Sophomore Kelly Clare is on a mission to provide the people of Traverse City, Mich. with some locally penned poetry. The city itself will perform recitations.
This isn’t mystical voodoo, but instead the latest innovations in audio technology. Clare collaborated with the National Writers Series to place QR Code cards around the city, which can be scanned by the passerby to access a poem about the particular area read aloud by the poet who wrote the piece.
“When I went back home for summer, I realized everybody is scared of poetry, which is terribly depressing,” said Clare, a creative writing major who believes that poetry isn’t just for dissecting and studying.
“Poetry is this physical, tangible thing. Poems kick you in the gut really hard,” she said.
Clare was especially inspired by Knox’s own Writer’s House, a project within the Creative Writing department that recorded hours of audio, collected while driving over 3,000 miles throughout the country. Clare was also inspired by international poetic endeavors.
“I started thinking about when I was in Scotland, I encountered a lot of public poetry projects. They’d have poems written on the sides of buildings there. So I contemplated chalk-bombing everything on campus. I also thought about how useful the Knox Writer’s House has been, an online compendium of audio recordings of poets around the world.”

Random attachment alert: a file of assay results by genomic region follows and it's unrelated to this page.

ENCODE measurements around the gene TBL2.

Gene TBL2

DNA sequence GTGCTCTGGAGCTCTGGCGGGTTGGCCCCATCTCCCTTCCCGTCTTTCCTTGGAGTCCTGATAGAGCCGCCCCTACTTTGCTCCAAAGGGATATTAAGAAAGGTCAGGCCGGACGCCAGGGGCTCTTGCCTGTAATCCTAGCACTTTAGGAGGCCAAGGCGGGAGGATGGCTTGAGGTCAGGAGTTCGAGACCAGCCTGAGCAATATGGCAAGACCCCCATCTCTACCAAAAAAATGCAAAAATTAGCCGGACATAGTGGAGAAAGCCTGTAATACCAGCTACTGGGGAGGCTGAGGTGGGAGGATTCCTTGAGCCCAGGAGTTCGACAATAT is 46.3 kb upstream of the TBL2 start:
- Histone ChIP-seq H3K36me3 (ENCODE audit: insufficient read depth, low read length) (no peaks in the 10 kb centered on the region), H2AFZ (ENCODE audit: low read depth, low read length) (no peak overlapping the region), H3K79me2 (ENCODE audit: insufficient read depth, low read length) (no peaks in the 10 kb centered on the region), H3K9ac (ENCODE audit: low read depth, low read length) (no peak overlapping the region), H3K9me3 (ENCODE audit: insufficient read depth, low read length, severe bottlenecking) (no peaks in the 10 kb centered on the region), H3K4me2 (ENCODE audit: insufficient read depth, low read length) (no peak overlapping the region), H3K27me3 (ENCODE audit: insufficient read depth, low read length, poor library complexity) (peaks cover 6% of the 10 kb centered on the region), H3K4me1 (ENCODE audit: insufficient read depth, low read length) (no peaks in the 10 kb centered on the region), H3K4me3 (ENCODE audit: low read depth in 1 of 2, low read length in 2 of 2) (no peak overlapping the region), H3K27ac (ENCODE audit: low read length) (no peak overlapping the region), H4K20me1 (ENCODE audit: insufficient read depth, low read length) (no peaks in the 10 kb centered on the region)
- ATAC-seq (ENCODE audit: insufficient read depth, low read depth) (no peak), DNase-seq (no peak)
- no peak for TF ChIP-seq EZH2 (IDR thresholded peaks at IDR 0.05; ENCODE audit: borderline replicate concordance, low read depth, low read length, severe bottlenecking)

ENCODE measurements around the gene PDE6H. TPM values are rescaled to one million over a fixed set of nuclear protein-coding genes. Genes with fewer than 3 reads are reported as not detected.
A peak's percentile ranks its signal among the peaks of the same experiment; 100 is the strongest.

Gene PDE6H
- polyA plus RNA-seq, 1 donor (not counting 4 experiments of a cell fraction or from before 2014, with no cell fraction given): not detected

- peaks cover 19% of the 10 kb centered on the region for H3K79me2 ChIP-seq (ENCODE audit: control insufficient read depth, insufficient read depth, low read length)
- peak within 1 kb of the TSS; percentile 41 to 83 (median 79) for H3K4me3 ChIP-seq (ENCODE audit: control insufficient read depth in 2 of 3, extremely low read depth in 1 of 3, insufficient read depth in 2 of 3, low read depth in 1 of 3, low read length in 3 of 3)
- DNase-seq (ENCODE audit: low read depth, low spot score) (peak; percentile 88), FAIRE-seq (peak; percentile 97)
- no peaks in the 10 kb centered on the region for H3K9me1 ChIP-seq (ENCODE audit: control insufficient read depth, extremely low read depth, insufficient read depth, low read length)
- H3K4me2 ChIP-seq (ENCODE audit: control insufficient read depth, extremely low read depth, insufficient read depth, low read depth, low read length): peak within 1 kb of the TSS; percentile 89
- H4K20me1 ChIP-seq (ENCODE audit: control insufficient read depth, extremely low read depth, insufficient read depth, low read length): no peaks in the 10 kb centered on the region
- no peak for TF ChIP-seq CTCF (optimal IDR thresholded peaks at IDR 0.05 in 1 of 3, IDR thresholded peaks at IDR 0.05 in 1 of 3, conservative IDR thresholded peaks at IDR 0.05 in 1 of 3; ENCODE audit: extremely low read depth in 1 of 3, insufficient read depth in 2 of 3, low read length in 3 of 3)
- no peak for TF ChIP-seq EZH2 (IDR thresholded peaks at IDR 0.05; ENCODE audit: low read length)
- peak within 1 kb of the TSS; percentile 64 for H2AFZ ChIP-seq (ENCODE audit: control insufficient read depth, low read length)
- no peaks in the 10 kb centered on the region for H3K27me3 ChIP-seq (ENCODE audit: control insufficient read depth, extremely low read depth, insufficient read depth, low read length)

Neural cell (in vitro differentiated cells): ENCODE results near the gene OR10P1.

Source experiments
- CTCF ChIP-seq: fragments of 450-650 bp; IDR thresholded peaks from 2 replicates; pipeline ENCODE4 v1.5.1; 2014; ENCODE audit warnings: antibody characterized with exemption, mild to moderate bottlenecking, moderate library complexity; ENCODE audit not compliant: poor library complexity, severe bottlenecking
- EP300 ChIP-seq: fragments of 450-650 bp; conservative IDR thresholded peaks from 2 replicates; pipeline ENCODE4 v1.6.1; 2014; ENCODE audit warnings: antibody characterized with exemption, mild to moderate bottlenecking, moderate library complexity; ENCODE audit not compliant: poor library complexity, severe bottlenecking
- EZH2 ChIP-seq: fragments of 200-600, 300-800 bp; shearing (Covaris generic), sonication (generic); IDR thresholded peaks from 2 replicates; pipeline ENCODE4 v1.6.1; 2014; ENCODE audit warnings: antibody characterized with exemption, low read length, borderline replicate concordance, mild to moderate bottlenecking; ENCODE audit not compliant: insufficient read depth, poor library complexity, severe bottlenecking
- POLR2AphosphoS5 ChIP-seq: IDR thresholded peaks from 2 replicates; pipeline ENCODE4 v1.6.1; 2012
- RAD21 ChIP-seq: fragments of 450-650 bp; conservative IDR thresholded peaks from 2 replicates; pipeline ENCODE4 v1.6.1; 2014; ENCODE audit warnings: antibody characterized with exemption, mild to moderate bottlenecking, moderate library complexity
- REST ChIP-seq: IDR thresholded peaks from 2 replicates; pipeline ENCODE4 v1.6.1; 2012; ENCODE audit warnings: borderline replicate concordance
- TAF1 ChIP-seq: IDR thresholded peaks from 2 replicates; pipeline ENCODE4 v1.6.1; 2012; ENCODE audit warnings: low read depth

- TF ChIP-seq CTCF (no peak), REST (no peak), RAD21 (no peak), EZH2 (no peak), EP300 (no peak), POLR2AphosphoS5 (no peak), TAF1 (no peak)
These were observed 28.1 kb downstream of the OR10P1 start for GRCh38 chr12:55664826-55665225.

Clare combined the public aspect of the Scotland projects and the archival thoroughness of the Writer’s House and had her own project ready to be taken into action.
Linking up with the National Writers Series, a non-profit organization based in Michigan, was the next step.
“I walked into the head director’s office thinking I’d have to do some convincing and she said ‘Should we make a timeline?’ and I was like ‘Okay! You’re gonna do this? Is this real?’”
Clare then reached out to old faculty members and area poets (as well as a few out-of-towners such as the ex-poet laureate of Delaware) and received an overwhelming amount of support from them. For both Clare and the Writers Series, this was the perfect moment to start making “poetry more accessible to the public.” Contextualising the various author’s poetry into places that specifically relate to the poems will potentially grab the interest of people unfamiliar to poetry.
Clare concurs that it’s possible that Galesburg could be the next place for a “You Are Hear” experience, but she really wants to tap into the hidden audio archive on campus, which is rumored to hold a database of famous authors reading at Knox. Clare wishes to convert the aging, deteriorating cassette tapes into audio files that could be accessed either at the library or on a Knox-affiliated website. For now, Clare is content with the hidden poetry of her own city.